Tiny crystalline resonators produce mid-infrared frequency combs for fingerprinting of molecules

Jan 11, 2013
Tiny crystalline resonators produce mid-infrared frequency combs for fingerprinting of molecules
Cover of the July 2012 issue of Nature Photonics, displaying crystalline microresonators used for mid-infrared frequency comb conversion. Credit: Nature Photonics

Most molecules, including those of importance in medical diagnostics or pollution monitoring, have characteristic "fingerprints" in the mid-infrared spectral region. However, state-of-the-art mid-infrared frequency comb techniques require systems that are often costly and limited in their applications. In an article just published in Nature Communications (January 8th, 2013), scientists of the Laser Spectroscopy Division of the Max-Plank-Institute of Quantum Optics, in a collaboration with the Ecole Polytechnique de Lausanne (Switzerland), the Ludwig-Maximilians-Universität Munich, the Menlo Systems GmbH and the Institut des Sciences Moléculaires d'Orsay (France), have demonstrated the generation of mid-infrared frequency combs with small crystalline micro-resonators. Such miniaturized instruments, which can detect and characterize such molecules quickly and with high sensitivity, could revolutionize many areas of science and technology.

Optical generators are coherent light sources, which produce a "comb" of many precisely evenly spaced spectral lines. During the last decade, such combs have revolutionized the art of measuring the frequency of light, as recognized in 2005 by the award of the Physics Nobel Prize to Prof. Theodor W. Hänsch. Today frequency combs are becoming enabling tools for new and unexpected applications. In particular, frequency combs are strongly impacting molecular spectroscopy by dramatically improving the recording speed, the resolution and the accuracy of Fourier spectrometers. The mid-infrared spectral range, also called molecular fingerprint region, is of primary importance to molecular physics. However, as reviewed in an article published in the July 2012 issue of Nature Photonics, emerging mid-infrared frequency comb techniques still need considerable improvements: the systems are often based on nonlinear frequency conversion of near-infrared laser sources, which makes them bulky, and their use is limited to specialists.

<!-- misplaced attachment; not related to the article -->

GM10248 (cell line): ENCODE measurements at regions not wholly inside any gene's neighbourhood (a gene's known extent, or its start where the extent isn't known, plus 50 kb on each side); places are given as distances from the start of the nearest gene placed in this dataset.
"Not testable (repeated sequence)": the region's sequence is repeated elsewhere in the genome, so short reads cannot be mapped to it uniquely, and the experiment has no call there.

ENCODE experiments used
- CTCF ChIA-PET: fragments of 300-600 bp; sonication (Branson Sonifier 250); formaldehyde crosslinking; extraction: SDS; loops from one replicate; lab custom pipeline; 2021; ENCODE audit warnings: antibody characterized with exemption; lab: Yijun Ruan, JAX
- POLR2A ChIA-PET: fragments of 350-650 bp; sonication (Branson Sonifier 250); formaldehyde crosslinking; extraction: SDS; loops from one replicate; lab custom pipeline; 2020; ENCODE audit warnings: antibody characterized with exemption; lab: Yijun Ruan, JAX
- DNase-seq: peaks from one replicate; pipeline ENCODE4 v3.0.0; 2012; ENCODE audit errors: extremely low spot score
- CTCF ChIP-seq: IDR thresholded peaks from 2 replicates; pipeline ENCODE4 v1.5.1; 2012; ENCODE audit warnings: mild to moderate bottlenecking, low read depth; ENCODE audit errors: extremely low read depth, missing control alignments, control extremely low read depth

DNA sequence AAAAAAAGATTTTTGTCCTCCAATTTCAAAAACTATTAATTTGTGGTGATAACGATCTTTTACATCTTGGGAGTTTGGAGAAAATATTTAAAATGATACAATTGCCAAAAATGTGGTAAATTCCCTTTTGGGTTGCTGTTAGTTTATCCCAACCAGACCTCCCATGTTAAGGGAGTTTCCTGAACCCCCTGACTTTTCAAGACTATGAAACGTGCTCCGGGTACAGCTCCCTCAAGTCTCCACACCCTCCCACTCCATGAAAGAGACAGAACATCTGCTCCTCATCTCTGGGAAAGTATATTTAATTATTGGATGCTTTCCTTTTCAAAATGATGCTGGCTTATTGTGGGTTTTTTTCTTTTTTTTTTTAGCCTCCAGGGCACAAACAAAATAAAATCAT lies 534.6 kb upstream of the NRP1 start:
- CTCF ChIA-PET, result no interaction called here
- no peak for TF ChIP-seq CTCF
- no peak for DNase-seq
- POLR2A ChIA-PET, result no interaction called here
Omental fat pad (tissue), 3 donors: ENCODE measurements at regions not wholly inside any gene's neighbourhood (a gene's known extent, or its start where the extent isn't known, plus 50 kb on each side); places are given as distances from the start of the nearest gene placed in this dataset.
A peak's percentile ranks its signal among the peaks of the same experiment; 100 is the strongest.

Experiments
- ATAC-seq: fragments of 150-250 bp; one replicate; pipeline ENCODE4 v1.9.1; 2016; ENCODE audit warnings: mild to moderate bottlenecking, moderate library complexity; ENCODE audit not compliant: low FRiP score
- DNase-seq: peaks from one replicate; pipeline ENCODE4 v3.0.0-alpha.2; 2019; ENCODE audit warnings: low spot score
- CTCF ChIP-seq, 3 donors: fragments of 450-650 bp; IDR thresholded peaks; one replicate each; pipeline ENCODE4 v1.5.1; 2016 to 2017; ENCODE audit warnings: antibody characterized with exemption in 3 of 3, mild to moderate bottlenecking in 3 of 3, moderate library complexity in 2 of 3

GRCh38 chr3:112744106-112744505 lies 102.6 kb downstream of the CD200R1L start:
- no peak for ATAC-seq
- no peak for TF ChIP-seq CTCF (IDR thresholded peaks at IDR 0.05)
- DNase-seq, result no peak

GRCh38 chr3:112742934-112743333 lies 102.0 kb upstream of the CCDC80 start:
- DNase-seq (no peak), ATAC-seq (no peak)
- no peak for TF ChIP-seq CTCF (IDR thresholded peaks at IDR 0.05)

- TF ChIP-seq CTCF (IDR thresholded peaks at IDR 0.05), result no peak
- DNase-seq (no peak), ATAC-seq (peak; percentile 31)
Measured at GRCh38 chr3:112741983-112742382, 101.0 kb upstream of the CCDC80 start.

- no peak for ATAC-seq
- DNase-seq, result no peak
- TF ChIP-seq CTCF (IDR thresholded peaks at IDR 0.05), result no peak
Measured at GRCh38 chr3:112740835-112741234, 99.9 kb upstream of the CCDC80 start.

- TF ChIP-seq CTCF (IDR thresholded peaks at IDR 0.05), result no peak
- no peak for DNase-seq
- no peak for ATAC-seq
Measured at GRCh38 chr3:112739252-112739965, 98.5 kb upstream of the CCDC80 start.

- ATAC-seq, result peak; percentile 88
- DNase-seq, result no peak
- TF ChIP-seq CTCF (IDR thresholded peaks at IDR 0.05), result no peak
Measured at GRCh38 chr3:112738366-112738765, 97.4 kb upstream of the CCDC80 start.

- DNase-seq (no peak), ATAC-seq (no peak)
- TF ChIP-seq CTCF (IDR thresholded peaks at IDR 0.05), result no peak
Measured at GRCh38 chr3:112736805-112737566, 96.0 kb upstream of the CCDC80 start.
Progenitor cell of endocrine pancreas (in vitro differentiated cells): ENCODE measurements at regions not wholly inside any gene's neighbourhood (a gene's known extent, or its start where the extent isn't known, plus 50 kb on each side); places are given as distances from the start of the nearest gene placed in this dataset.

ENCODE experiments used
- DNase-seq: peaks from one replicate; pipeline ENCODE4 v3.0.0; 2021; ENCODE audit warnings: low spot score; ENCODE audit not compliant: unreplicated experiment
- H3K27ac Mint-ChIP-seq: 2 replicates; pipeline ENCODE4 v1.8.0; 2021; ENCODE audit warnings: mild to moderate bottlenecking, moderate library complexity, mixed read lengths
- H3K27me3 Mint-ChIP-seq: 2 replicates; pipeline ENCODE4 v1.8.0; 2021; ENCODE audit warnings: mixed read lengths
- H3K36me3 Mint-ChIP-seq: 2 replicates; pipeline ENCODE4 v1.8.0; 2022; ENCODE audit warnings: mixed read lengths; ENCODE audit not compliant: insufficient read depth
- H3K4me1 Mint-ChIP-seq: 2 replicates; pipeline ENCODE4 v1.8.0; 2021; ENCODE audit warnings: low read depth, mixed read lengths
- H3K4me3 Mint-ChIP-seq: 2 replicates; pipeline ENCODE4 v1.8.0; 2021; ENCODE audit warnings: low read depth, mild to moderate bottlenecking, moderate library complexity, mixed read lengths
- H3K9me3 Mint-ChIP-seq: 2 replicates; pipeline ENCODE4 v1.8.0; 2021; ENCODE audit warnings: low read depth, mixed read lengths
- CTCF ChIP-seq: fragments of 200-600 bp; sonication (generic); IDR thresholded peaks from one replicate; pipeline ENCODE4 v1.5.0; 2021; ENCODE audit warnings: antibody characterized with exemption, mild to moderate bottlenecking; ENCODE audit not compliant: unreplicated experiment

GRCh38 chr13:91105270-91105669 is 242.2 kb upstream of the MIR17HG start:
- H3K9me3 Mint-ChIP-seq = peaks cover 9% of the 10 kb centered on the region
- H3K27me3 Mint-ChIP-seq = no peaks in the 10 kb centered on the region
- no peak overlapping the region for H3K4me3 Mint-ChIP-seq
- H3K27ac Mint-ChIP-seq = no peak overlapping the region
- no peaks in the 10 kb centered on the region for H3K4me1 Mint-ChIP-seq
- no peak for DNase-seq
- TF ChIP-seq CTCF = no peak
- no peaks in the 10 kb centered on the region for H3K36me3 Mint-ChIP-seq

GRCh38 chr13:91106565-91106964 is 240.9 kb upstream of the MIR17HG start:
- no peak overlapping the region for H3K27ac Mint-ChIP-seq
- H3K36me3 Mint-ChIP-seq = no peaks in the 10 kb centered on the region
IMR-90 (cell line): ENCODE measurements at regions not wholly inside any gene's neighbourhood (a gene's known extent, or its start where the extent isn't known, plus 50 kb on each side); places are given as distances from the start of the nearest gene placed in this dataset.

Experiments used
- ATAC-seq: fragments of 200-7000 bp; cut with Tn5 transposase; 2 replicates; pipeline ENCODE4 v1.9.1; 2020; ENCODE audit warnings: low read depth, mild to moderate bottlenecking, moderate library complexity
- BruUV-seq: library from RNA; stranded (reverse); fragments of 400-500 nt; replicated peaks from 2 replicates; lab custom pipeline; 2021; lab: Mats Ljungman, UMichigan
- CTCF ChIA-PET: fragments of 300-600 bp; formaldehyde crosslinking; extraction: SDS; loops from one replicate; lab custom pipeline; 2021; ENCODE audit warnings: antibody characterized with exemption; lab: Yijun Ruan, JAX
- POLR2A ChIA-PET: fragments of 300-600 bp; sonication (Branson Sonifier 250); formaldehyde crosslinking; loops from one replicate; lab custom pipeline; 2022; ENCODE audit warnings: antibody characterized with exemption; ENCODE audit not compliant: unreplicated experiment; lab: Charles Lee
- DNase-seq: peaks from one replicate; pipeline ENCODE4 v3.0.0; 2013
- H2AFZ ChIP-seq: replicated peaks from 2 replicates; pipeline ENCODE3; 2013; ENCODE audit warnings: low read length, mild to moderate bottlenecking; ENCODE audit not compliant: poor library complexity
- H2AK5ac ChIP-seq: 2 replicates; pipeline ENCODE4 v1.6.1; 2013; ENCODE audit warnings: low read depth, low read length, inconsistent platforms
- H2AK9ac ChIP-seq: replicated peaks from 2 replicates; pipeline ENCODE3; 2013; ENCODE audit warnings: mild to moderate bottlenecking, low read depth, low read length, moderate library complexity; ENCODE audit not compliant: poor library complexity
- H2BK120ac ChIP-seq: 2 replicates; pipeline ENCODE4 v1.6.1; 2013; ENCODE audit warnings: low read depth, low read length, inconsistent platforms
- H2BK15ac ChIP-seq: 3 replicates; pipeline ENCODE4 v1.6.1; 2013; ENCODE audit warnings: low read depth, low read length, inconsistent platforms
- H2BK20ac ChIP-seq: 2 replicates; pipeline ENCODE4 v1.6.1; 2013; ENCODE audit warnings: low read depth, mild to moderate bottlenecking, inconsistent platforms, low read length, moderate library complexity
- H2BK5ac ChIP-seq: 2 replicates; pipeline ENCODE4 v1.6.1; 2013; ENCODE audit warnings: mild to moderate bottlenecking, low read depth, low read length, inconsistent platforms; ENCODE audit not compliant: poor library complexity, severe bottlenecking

The new technique developed by a team of scientists at MPQ avoids these obstacles. Here, mid-infrared frequency comb radiation is generated by exciting whispering gallery modes in a small toroidal monolithic resonator. A crystalline micro-resonator with a quality-factor exceeding 109 is pumped by a continuous-wave laser. By a nonlinear process called four-wave mixing, it produces a broad comb spectrum consisting of discrete lines spaced by 100 GHz at mid-infrared wavelengths near 2.5 µm. "The remarkable characteristics of such comb generators are their small size, large line-spacing, high power per comb line, and efficient conversion," says Dr. Christine Wang, the post-doc who has performed the experiment. "An appropriate choice of the material – here magnesium fluoride – and proper engineering are crucial to realize broad spectral span and low-phase noise, as required for frequency comb operation." Such miniaturized sources hold much promise for on-chip frequency-comb spectrometers. The spectrum of the fundamental vibrations of liquid phase samples might be measured within a few nanoseconds with a similar refresh time!

Explore further: Researchers build reversible tractor beam that moves objects 100 times farther than other efforts

More information: Wang, C. et al. Mid-infrared optical frequency combs at 2.5 μm based on crystalline microresonators, Nature Communications 4, Article number: 1345, Issue of January 8th, 2013, DOI: 10.1038/ncomms2335

Related Stories

Cutting light with a comb

Dec 14, 2012

(Phys.org)—Quantum physicists from ETH Zurich have discovered special properties in a laser, thanks to which portable devices can be built to analyse gases and liquids accurately and reliably in the future.

An octave spanning chip-based optical ruler

Aug 08, 2011

More than a decade ago, the frequency comb technique was developed at the Max Planck In-stitute of Quantum Optics by Professor Theodor W. Hänsch. The new tool has stimulated fun-damental research as well ...

Recommended for you

Backpack physics: Smaller hikers carry heavier loads

4 hours ago

Hikers are generally advised that the weight of the packs they carry should correspond to their own size, with smaller individuals carrying lighter loads. Although petite backpackers might appreciate the ...

Extremely high-resolution magnetic resonance imaging

4 hours ago

For the first time, researchers have succeeded to detect a single hydrogen atom using magnetic resonance imaging, which signifies a huge increase in the technology's spatial resolution. In the future, single-atom ...

'Attosecond' science breakthrough

5 hours ago

Scientists from Queen's University Belfast have been involved in a groundbreaking discovery in the area of experimental physics that has implications for understanding how radiotherapy kills cancer cells, among other things.

Quantum holograms as atomic scale memory keepsake

5 hours ago

Russian scientists have developed a theoretical model of quantum memory for light, adapting the concept of a hologram to a quantum system. These findings from Anton Vetlugin and Ivan Sokolov from St. Petersburg ...

User comments : 1

Adjust slider to filter visible comments by rank

Display comments: newest first

1 / 5 (1) Jan 11, 2013
I can't tell the difference between surface acoustic wave frequency combs:
Änd what is described here.

Since I am not trained or paid to know the difference I am going to wallow in my ignorance and assert there is no difference.